A Haven of Prosperity in Afghanistan

Students gather outside a 16-room school in Bazarak, the provincial capital.
Students gather outside a 16-room school in Bazarak, the provincial capital. (John Ward Anderson - Twp)
By John Ward Anderson
Washington Post Foreign Service
Saturday, September 29, 2007

PARAKH, Afghanistan -- Slashed across the side of a rugged mountain like the sign of Zorro, the Z Road started as a simple $59,000 U.S. project to put a radio tower atop a small peak in the Hindu Kush, so people in the remote Panjshir Valley could for the first time pick up commercial radio from Kabul, about 60 dusty, bone-jolting miles away.

After road crews conquered the mountain's 270-foot face last November, other forces took over. By the new year, private companies had extended the road to the next hilltop, two-thirds of a mile away and 640 feet higher, for a bank of cellphone towers. Then came another half-mile extension to the next peak for a TV tower, then plans for a wind farm and, last month, a series of switchbacks down the far side of the range to give villages in the next valley their first road to the outside.

This is the way reconstruction in Afghanistan was supposed to be. A little bit of U.S. pump priming, combined with profit motive and human need, would be harnessed by a grateful, liberated population to transform their lives and country. In the process, the people would become loyal allies in the fight against terrorism.

It hasn't always worked that way. Instead, Afghanistan is besieged by a growing insurgency that is shifting U.S. money and manpower from reconstruction to security, undermining vital road, electricity, school and other projects that are designed to extend the authority of the national government and win hearts and minds.

But in the famed Panjshir Valley -- a remote, sparsely populated mountain region that is almost entirely ethnic Tajik -- an unprecedented synergy among the local government, the people and U.S. soldiers has helped spark a development boom that is modernizing and transforming the valley, which became Afghanistan's 34th province three years ago. Underpinning it all is an unusual sense of calm that has come with the people's success in keeping the Taliban at bay.

When a U.S. reconstruction team recently returned to Forward Operating Base Lion about 10 miles inside the valley, troops parked their military vehicles for the duration of their stay and traveled throughout the province in regular sport-utility vehicles, without body armor and helmets. They often eschewed convoys and went out on missions in single vehicles.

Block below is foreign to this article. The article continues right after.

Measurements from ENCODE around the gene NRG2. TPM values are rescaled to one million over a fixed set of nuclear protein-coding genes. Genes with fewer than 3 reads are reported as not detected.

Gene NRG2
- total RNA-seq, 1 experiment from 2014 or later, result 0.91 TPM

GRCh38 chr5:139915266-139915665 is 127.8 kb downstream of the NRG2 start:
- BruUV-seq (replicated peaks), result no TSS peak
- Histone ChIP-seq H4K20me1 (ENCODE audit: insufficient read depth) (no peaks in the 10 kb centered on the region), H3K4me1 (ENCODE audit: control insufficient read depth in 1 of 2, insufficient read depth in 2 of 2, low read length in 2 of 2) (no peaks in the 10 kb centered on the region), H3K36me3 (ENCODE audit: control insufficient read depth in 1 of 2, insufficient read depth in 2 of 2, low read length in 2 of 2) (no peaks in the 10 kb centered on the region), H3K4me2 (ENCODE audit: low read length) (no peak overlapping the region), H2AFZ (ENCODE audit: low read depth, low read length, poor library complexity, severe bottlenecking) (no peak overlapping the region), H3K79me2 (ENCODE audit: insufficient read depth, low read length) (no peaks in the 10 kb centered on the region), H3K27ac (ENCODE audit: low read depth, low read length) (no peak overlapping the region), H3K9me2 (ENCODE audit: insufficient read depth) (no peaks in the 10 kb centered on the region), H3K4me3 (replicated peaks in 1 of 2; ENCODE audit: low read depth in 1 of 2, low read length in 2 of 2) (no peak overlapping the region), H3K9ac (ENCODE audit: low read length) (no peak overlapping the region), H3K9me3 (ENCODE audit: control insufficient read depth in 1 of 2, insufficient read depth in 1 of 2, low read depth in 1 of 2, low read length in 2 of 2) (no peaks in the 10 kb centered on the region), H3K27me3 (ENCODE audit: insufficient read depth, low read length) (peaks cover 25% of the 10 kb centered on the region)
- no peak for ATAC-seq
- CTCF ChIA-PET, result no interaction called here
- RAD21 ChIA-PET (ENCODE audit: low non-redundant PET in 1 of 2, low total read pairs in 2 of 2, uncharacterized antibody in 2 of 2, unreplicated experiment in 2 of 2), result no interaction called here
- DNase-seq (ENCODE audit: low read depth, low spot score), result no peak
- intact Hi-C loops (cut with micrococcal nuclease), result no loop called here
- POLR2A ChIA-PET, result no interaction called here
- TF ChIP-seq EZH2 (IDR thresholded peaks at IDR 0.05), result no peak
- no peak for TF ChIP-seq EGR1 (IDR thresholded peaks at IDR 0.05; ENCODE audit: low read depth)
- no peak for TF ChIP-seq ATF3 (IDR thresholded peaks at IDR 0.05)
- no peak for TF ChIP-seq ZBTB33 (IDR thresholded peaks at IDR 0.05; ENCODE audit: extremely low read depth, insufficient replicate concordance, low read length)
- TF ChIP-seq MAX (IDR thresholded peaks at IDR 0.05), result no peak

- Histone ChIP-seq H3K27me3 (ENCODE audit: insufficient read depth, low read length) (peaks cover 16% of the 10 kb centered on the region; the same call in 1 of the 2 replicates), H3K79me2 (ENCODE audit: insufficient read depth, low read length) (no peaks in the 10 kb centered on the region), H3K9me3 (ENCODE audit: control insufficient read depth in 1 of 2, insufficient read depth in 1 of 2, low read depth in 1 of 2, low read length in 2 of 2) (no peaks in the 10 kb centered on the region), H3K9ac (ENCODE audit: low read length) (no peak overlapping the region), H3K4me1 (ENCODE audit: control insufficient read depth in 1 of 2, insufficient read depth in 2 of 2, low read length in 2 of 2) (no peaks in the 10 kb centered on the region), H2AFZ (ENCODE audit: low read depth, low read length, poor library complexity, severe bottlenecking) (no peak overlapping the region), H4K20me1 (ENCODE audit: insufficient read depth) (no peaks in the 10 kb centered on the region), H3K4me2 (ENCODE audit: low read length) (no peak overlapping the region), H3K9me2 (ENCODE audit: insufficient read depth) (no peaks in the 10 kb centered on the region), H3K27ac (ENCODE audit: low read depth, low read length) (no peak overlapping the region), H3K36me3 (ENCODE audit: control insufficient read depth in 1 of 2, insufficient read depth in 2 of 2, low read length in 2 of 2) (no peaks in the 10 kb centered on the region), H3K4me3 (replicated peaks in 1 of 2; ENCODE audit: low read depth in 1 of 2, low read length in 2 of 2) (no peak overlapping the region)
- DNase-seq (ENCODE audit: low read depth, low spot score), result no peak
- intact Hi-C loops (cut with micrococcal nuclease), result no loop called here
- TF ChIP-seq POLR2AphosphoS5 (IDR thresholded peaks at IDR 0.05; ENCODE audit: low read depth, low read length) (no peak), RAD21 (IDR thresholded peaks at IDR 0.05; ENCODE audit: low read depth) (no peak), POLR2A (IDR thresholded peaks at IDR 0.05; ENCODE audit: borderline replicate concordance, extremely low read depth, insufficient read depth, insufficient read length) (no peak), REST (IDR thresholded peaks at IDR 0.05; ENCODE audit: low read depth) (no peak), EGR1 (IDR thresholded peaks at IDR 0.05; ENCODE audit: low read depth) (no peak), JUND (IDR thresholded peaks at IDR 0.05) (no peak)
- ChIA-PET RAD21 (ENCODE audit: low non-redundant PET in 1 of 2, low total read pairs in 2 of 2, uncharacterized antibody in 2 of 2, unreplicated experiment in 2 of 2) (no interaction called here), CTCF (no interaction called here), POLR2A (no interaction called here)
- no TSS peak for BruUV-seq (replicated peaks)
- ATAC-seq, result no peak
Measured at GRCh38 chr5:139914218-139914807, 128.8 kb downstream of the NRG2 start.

Ambassadors, politicians, NATO and U.S. military officials "all ask the same thing: 'Can we do this in other provinces?' " said Panjshir Gov. Bahlol Bahij. He extols his zero tolerance for opium poppy cultivation and his systems for working with the U.S. military and foreign aid workers and for stopping the spread of the extremist Taliban into his province.

But many aspects of Panjshir make it unique.

Panjshir province is almost entirely Tajik and Sunni Muslim, so the region lacks many of the ethnic, religious and cultural differences that have fueled the insurgency elsewhere in Afghanistan. The province, about 1 1/2 times the size of Rhode Island, has 300,000 residents and is isolated. An indigenous intelligence network with a knowledge of the landscape enabled Panjshir fighters to repel repeated Soviet, mujaheddin and Taliban offenses in the 1980s and '90s and helped this region remain the only unconquered area of Afghanistan.

The fighters were led by national hero Ahmed Shah Massoud, the so-called Lion of Panjshir, who was killed in an al-Qaeda suicide bombing two days before the Sept. 11, 2001, attacks in the United States.

Today, nomad sheep herders graze their flocks on the valley floor among rusting Soviet tanks and decrepit armored vehicles. Terraced gardens line the lower slopes, which climb to slate gray mountaintops scarred by foxholes and trenches. Pictures of Massoud peer out from the windows of mud-brick houses, car windshields, billboards and storefronts. Women in all-encompassing sky blue burqas walk along roads with young girls in black dresses and white shawls -- the traditional school uniform in the valley. Irrigation canals feed groves of walnut, almond and mulberry trees and fields of potatoes, beans and grapes.

"This is the safest part of Afghanistan, because the people of Panjshir stick together," said Mansor Azimi Panjshir, 23, a construction worker. "There's new building all over. We have bridges now, wells, new schools, water -- everything looks good."

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